After disinformation campaign, Iran’s embarrassment in cyberspace

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In an effort to confront fake news and terrorism propaganda fomented by the Iranian regime, social media giants, including Facebook, Twitter and YouTube, have recently suspended and blocked a number of accounts, pages and channels affiliated with Iran.

This includes 39 channels linked to the Iranian regime’s state-run TV/radio IRIB network, all blocked by Google in YouTube. Google also closed down six weblogs and 13 Google+ accounts, while Facebook has announced the closing of 562 pages. These are all linked to the Iranian regime.

“Iran was behind a sprawling disinformation operation on Facebook that targeted hundreds of thousands of people around the world, the social media company said,” according to The Washington Post.

Twitter launched a crackdown targeting an additional 486 such accounts designed to mislead people in the Middle East, Latin America, Britain and the United States.

“Since our initial suspensions last week, we have continued our investigation, further building our understanding of these networks. In addition, we have suspended an additional 486 accounts for violating the policies outlined last week. This brings the total to 770,” Twitter said in a statement.

Iran’s activities are not limited to the measures cited by these networks and the regime’s cyber-terrorism apparatus goes far beyond any previous assumptions.

“An apparent Iranian influence operation targeting internet users worldwide is significantly bigger than previously identified, Reuters has found, encompassing a sprawling network of anonymous websites and social media accounts in 11 different languages,” according to Reuters.

“A Reuters analysis has identified 10 more sites and dozens of social media accounts across Facebook, Instagram, Twitter and YouTube… called the International Union of Virtual Media, or IUVM… pushes content from Iranian state media and other outlets aligned with the government in Tehran across the internet, often obscuring the original source of the information such as Iran’s Press TV, FARS news agency and al-Manar TV run by the Iran-backed Shi’ite Muslim group Hezbollah.”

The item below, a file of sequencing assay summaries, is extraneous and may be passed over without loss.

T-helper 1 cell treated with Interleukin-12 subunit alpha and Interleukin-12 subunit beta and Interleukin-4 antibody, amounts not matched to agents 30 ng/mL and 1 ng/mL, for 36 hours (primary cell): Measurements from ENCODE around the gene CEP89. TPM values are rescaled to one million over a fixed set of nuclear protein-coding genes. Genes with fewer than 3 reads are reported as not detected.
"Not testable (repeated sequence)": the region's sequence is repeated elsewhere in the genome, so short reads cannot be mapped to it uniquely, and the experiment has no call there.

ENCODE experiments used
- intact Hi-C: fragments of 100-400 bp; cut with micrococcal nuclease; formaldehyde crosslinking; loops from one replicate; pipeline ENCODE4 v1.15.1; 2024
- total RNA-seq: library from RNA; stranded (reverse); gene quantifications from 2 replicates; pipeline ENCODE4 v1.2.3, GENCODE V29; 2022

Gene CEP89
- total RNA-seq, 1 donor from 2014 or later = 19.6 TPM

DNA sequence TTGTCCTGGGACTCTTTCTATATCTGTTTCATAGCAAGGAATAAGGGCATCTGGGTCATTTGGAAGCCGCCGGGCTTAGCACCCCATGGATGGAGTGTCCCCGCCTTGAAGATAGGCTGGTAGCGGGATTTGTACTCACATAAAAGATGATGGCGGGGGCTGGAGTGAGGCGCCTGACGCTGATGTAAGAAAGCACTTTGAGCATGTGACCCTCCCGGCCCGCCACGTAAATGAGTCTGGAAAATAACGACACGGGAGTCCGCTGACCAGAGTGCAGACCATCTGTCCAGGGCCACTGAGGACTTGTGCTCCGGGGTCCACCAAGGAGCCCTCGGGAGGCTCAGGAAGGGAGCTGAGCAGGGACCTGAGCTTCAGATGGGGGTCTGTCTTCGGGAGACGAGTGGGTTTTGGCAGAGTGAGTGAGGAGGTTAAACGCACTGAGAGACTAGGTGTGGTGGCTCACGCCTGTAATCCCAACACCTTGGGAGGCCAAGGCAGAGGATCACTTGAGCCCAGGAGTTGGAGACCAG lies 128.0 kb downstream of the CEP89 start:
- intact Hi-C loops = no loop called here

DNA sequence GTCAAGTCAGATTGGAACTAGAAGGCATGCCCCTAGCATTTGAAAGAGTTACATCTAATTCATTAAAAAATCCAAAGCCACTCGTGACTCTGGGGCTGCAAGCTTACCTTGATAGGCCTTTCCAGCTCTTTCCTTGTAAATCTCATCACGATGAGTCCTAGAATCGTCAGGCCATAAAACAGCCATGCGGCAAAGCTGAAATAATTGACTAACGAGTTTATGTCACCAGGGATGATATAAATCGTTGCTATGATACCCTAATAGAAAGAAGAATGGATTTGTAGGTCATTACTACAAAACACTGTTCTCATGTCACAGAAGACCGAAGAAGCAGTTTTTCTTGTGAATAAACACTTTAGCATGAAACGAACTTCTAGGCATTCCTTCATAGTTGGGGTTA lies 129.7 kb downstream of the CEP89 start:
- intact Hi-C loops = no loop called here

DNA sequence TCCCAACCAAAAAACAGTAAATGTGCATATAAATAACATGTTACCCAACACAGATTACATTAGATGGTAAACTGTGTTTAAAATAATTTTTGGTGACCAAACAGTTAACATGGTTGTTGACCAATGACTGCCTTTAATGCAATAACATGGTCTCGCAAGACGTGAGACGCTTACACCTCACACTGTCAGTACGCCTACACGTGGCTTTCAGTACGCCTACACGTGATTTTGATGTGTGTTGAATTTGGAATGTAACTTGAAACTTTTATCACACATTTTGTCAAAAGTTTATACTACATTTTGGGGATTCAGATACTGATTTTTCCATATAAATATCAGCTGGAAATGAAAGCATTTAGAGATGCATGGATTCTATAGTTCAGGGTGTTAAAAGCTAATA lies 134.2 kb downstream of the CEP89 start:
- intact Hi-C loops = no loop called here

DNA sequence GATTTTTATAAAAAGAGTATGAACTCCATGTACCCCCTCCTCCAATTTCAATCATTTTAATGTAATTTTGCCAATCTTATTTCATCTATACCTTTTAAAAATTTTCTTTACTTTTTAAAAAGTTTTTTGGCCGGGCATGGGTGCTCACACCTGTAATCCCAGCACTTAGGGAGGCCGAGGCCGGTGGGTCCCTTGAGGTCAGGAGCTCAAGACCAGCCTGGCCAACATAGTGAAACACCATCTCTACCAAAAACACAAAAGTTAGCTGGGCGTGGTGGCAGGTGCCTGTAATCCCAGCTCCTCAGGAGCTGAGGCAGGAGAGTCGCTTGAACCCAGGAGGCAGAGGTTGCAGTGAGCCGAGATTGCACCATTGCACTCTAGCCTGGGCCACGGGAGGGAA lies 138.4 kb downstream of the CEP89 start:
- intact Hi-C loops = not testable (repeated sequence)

Google said on August 23, 2018, it blocked YouTube channels and other accounts over a misinformation campaign linked to Iran, on the heels of similar moves by Facebook and Twitter. (AFP)
Google said on August 23, 2018, it blocked YouTube channels and other accounts over a misinformation campaign linked to Iran, on the heels of similar moves by Facebook and Twitter. (AFP)

Iran’s concerns

These revelations are evolving into a huge embarrassment for the Iranian regime and raising concerns among officials and media outlets.

Alireza Mir-Yousefi, a member of Iran’s United Nations mission, completely denied such social media measures and described this new push as a “branch of US measures for regime change in Iran.” Bear in mind the Trump administration has time and again emphasized regime change is not their policy vis-à-vis the Iranian regime. And yet, these revelations are of such nature that Tehran feels the need to raise the stakes to such a level.

Tehran’s illegal measures in social media on the international scale are unveiled in circumstances when the regime rulers are utterly terrified of the relentless protests across the country and the organized nature of the Iranian people’s continued uprising, especially after the December/January rallies that mushroomed in over 140 cities throughout Iran.

The regime’s massive cyber-machine is mainly focused on posting lies to demonize the Iranian opposition National Council of Resistance of Iran (NCRI) and the main member of this coalition, the People’s Mojahedin Organization of Iran (PMOI/MEK), inside the country and across the globe. This tarnishing campaign is aimed to pave the path for terrorist attacks against Iranian opposition members.

The Carnegie Endowment for International Peace specified how “Tehran has become increasingly adept at conducting cyber espionage and disruptive attacks against opponents at home and abroad…”

Dangerous objectives

These cyber measures against the increasingly restive Iranian population and the Iranian opposition are parallel to Tehran’s terrorist plots, including the June 30th plan to bomb the Iranian opposition annual convention rally in Paris.

It goes without saying that the budgets for these measures are looted from Iran’s vast riches that belong to the people. The Iranian population, however, is suffering in utter hardship as over 80 percent of the population lives in poverty.

In a sign of where Iran’s riches are wasted, Rep. Peter Roskam of the United States House of Representatives recently said developments are unveiling only the “tip of the iceberg” in regards to Tehran’s expansive espionage network across the globe.

Following the arrest of the Iranian regime’s Vienna-based diplomat in Germany after he delivered the ordinance to a Belgian-Iranian couple to bomb the abovementioned June 30th rally, and the arrest of two Tehran-associated spies in the US as they were busy gathering intelligence on Iranian opposition members and supporters, the international community should muster more effort into unearthing this malign network and preventing such belligerence from Tehran in the near future.

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